Poke, a nod to Shin’s time in Hawaii, is a splendid appetizer of sashimi dressed in a soy vinaigrette with vegetables. The spicy fish bowl (heh-duhp bap) is similar to Korean bibimbap, a mixed warm rice dish with vegetables, meat, egg and gochujang. Shin’s dish tops rice with an assortment of sashimi and vegetables dressed with a spicy chili sauce. Non-fish eaters can try chicken yakisoba noodles with vegetables or teriyaki chicken.

Naturally, seafood is the star on the menu. Whether it is nigiri, sashimi, sushi or other speciality dishes, such as hamachi kama (broiled yellowtail collar), Shin is adamant about offering only the finest quality fish.

“The best sushi chefs are ‘throw-away’ chefs,” Shin says. “If the fish is still good but a day or two past its prime, the best chefs are willing to throw it away and use only the best. It costs a lot of money to do this.”

Shin follows this expensive practice out of dedication to offering his customers the best sushi. That gold standard is worth a price only modestly higher than area competitors. His sashimi and nigiri is clean, fresh and has no unpleasant aroma. He is careful and precise down to how he handles each fish with a minimum of touching. Shin even takes care with how he opens the sushi case with certain fingertips in order to keep each surface clean and free of aroma.

Shin’s daughter Esther first began working with her father in Maui. She says, “Seeing him work firsthand and being able to work with him, I developed respect for his field. Bob pays lots of attention to detail, such as wiping the knife after each cut.”

Esther notes that her father cures saba (mackerel) himself, a centuries-old practice that not every modern sushi chef performs. Shin knows whether certain farm-raised fish is better than wild-caught. He never offers snapper, a bottom-feeding fish, or white tuna (which actually isn’t tuna but typically escolar) on his menu.

In the pursuit of cheap sushi, Esther says, “people forget about the details of sushi and the importance of freshness. Cheap sushi is just wrong.”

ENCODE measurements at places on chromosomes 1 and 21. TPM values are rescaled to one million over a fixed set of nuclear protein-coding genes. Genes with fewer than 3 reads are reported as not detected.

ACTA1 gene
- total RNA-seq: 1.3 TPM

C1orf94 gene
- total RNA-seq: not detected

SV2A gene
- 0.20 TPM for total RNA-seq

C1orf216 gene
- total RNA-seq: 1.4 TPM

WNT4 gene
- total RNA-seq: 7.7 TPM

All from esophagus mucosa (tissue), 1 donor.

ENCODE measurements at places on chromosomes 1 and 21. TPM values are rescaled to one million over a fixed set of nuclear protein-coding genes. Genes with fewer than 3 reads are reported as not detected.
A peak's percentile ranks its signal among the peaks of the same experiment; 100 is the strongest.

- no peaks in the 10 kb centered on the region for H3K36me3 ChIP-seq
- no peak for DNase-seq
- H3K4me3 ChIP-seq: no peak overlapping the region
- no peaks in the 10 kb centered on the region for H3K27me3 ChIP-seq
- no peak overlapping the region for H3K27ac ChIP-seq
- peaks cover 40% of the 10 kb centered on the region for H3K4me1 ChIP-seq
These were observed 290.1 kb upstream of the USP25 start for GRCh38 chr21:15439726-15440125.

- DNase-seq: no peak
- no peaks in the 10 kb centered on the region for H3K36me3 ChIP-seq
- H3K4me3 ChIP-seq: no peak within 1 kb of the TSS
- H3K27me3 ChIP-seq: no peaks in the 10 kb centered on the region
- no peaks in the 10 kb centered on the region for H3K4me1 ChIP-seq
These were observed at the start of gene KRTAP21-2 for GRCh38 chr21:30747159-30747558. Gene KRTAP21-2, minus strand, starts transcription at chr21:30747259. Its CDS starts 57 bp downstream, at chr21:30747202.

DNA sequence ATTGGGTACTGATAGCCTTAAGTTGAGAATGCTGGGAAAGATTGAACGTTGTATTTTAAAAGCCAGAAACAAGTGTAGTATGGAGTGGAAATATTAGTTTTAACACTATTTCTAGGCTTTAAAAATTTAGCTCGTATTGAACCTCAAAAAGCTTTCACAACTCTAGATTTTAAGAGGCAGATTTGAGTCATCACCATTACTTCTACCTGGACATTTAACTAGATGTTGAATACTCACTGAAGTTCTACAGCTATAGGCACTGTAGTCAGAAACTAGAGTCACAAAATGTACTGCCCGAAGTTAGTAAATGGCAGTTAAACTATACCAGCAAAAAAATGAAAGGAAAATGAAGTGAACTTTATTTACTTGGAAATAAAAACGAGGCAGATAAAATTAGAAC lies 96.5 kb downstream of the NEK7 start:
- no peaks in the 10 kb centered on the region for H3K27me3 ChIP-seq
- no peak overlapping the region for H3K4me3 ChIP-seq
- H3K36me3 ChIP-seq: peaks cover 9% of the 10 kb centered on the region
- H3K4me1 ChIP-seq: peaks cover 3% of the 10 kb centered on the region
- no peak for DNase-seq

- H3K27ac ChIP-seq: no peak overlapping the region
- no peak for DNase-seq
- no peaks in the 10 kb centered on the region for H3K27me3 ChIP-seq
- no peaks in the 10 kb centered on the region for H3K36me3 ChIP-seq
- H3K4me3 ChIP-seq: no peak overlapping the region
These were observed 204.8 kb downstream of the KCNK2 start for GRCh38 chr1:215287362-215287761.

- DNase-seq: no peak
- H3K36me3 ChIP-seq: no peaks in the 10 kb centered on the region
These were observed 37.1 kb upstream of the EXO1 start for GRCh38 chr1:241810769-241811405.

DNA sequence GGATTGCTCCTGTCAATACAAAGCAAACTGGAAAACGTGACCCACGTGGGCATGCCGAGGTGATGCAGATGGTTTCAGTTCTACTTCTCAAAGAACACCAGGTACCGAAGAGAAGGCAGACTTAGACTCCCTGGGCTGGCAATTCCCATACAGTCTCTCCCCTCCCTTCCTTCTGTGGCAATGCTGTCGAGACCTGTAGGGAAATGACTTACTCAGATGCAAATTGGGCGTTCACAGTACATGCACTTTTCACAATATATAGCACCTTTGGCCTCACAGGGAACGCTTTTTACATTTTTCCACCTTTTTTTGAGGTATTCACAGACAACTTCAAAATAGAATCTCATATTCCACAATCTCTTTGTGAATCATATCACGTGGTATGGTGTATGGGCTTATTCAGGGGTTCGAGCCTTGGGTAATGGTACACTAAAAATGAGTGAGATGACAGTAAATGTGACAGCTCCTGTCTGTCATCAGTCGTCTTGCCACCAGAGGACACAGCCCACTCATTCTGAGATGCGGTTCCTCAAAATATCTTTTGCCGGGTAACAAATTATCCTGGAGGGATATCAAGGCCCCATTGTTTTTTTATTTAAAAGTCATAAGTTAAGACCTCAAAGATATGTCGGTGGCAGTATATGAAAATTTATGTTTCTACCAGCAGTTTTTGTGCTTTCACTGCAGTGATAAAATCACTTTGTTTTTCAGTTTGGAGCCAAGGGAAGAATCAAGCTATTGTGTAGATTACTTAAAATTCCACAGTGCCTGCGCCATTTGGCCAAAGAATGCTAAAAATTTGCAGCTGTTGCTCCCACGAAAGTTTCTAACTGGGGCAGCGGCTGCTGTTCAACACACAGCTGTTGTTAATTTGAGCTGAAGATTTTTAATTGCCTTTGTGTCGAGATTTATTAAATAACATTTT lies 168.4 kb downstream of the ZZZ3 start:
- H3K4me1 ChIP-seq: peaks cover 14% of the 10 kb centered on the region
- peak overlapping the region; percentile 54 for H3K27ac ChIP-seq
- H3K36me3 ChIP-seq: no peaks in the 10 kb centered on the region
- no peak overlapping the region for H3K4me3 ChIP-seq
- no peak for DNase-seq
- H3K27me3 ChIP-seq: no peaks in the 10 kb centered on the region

Shin is not willing to take short cuts.

“I buy whole salmon. Some chefs buy quick-frozen fillets,” Shin says. “It tastes different. Ninety-five percent of customers don’t know but a few can taste the difference. I can taste a chef’s sushi and know if they have one, two or five years’ experience.”

The caterpillar roll made with unagi (freshwater eel).

The caterpillar roll made with unagi (freshwater eel).

Shin’s refined palate works on behalf of customers, whether or not they are educated in the subtle and substantial differences in the quality of sushi and sashimi.

“He can detect smells and know how long a fish has been out,” Esther says.

Shin’s reputation precedes him across the country, not only with the following of fans wherever he has worked, but also with seafood companies.

“Vendors know me and call me ‘The Complainer,’” Shin says. He dismisses the nickname but also acknowledges it as a measure of his reputation. He knows his seafood well enough to be vocal and willing to send inferior product back, or to receive a credit on orders. “Owners like it when they hire me because they know they will get good product or credit.”

“Owners trust my father,” Esther says. “Why would you risk your restaurant’s reputation over quality?”

Now, Bob Wasabi works for himself, for the future of his family and, ultimately, the satisfaction of his customers. Shin alludes to famed 90-year-old sushi chef Jiro, subject of the film “Jiro Dreams of Sushi,” and how long he himself will work.

“I’m happy and proud of my work,” Shin says. “I’m older. This is my last chance to focus on what I know best.”

The right fish at the right price.


Pete Dulin is a Kansas City-based writer and author of Last Bite: 100 Simple Recipes from Kansas City's Best Chefs and Cooks.